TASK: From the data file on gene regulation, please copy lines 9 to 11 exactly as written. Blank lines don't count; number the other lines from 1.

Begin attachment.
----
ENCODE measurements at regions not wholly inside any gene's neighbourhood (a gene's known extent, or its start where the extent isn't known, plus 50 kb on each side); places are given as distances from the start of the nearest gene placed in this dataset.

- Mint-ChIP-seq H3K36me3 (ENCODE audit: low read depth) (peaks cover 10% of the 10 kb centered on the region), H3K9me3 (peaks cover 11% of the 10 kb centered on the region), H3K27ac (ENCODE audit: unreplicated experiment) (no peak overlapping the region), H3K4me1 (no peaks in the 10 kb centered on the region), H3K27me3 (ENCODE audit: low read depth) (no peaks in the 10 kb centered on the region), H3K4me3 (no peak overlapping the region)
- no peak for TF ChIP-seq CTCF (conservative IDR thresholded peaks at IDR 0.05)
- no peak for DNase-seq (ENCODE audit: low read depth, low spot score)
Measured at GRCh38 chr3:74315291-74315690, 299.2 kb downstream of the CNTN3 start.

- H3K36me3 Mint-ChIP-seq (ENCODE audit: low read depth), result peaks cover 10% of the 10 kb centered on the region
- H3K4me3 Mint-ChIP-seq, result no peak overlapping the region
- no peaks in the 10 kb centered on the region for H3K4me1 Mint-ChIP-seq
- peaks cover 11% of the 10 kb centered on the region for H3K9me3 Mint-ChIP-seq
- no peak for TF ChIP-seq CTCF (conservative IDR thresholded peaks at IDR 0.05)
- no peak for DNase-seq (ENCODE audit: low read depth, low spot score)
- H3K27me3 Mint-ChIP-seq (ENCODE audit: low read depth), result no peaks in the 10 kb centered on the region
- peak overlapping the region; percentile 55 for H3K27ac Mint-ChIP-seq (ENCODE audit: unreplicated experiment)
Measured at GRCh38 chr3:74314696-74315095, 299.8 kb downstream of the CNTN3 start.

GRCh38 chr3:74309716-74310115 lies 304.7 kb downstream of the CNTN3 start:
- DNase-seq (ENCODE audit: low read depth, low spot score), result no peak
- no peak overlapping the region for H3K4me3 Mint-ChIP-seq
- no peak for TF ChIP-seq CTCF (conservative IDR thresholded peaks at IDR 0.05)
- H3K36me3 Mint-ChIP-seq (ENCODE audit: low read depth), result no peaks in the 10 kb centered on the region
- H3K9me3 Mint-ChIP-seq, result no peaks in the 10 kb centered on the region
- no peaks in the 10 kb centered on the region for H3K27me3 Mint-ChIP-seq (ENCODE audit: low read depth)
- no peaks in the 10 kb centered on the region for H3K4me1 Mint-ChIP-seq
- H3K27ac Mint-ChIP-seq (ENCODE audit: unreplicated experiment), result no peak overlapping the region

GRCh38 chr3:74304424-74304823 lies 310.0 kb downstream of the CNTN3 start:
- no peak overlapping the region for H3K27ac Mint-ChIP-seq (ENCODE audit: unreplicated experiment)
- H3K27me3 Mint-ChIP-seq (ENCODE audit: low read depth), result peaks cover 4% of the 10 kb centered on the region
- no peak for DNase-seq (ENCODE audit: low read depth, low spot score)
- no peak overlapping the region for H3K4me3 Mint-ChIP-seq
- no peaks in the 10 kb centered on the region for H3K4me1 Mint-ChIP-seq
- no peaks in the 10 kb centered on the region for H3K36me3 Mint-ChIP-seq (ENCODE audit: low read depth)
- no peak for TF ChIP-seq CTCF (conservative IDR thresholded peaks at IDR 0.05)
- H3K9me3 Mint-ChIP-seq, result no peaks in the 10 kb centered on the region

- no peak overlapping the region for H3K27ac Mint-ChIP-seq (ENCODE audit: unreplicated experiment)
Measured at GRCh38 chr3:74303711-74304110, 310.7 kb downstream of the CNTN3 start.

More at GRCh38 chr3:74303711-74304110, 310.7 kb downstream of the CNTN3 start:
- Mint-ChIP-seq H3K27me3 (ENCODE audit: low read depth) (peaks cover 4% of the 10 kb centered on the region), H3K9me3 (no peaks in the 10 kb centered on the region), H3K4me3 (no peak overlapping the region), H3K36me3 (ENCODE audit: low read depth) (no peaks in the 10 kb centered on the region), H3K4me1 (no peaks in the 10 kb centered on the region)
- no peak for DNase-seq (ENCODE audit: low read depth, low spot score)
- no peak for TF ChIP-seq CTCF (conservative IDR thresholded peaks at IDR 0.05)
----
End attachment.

- peaks cover 11% of the 10 kb centered on the region for H3K9me3 Mint-ChIP-seq
- no peak for TF ChIP-seq CTCF (conservative IDR thresholded peaks at IDR 0.05)
- no peak for DNase-seq (ENCODE audit: low read depth, low spot score)